Ray Manzarek/Roy Rogers 

Translucent Blues

Of all the American cities vying for the dubious distinction of being Babylon, Los Angeles has got to be in the top five — it's a cultural beacon and a city people either love or love to hate. LA has inspired some seminal rock albums, two of which —LA Woman by The Doors and Los Angeles by X— share a focal point, namely Ray Manzarek. He was the keyboardist (and a co-songwriter) for the Doors and producer of the first five X albums. Manzarek got together with Bay Area blues guitar wizard/producer Roy Rogers (who worked with John Lee Hooker in his later years) and the result, Translucent Blues, is a distillation of decadence and desperation in that sunshine-y Promised Land that is California.

The jazz-inspired élan of Manzarek's keys and the earthy, keening edge of Rogers' guitar complement each other very well. In fact, Translucent evokes the bluesy side of the Doors (i.e., Morrison Hotel, LA Woman) — urban(e) poetics meets roadhouse stomp. The production is crisp, clean, and no-frills, the songs concise, powerfully rhythmic, and after-midnight gruff. The lyrics (some penned by Warren Zevon and Jim Carroll) alternate between universal concerns (money, love), Beat surrealism (And my black and blue eyes twitch spastic toes), and Babylonian fatalism ("Another dahlia slips away," doubtless referring to the now-mythic unsolved mutilation/murder case). The gents swap vocal leads throughout, alternating Manzarek's Jim Morrison-like bellow with Rogers' Buddy Guy-like, affable, barroom sagacity.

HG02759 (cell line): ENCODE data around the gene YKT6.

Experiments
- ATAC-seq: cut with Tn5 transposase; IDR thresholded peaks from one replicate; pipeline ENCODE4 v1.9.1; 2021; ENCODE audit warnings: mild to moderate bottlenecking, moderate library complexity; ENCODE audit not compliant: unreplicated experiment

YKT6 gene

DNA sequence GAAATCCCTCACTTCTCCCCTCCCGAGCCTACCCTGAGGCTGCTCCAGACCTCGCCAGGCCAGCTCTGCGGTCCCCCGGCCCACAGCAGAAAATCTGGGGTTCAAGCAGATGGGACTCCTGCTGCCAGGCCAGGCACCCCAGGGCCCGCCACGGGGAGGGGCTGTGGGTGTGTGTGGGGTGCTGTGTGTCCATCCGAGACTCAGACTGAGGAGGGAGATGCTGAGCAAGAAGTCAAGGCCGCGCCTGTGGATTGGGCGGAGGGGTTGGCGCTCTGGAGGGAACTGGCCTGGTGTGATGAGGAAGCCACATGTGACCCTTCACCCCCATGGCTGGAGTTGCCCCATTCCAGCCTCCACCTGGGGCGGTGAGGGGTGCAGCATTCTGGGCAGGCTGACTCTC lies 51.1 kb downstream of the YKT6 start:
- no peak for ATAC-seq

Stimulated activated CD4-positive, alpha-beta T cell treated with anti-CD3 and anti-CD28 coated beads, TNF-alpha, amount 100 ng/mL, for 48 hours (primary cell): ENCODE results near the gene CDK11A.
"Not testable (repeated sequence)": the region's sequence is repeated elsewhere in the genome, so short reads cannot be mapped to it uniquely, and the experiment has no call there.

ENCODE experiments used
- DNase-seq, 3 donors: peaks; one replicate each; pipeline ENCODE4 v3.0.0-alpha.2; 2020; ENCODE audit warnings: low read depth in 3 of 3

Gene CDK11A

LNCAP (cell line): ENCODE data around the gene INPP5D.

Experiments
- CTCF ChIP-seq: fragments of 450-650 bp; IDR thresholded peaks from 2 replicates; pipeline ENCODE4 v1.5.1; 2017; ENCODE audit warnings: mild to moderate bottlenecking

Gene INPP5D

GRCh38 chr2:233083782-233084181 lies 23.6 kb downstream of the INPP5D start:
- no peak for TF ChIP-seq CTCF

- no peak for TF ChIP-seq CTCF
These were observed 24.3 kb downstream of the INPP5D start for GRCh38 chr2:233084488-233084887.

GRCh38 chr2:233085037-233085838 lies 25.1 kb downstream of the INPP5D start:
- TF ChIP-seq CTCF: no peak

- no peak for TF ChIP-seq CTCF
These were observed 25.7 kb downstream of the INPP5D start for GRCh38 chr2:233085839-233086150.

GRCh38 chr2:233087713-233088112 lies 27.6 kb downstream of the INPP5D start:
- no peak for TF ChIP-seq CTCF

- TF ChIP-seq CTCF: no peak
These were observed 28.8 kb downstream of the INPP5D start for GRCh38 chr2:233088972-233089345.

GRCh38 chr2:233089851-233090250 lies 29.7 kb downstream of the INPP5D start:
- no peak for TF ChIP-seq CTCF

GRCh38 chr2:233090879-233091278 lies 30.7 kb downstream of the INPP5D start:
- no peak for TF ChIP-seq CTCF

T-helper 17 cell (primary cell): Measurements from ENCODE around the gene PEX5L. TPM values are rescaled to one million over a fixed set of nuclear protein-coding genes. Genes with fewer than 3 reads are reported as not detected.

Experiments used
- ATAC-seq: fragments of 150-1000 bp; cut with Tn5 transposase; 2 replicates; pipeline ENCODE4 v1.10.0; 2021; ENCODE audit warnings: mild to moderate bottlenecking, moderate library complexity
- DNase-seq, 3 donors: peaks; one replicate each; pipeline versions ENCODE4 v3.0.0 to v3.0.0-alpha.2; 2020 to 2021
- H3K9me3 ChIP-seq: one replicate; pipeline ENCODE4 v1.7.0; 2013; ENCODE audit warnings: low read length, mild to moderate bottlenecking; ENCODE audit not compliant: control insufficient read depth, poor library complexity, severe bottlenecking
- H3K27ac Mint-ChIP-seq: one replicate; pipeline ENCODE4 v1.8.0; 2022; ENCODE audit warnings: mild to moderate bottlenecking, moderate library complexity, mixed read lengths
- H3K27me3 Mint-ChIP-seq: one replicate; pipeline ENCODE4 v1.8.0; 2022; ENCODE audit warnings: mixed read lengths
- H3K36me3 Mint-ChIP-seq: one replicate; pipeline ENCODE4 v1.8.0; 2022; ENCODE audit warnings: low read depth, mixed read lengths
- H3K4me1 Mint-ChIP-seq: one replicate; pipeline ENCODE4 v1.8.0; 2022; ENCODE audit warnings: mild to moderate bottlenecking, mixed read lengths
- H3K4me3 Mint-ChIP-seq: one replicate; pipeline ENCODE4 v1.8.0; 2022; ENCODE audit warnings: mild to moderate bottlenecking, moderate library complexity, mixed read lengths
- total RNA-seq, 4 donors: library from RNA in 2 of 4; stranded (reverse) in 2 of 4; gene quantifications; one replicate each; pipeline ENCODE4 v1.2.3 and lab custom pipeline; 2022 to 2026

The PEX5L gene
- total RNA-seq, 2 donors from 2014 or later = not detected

Despite the dark tone of the words, the overall vibe of Translucent Blues is not one of self-pity or facile nihilism, but of enduring defiance. It's bloodied-but-unbowed, Bukowskiesque blues-rock, emanating from the same reserve that allows a man to peer into the abyss, then order another round anyway. (Blind Pig)

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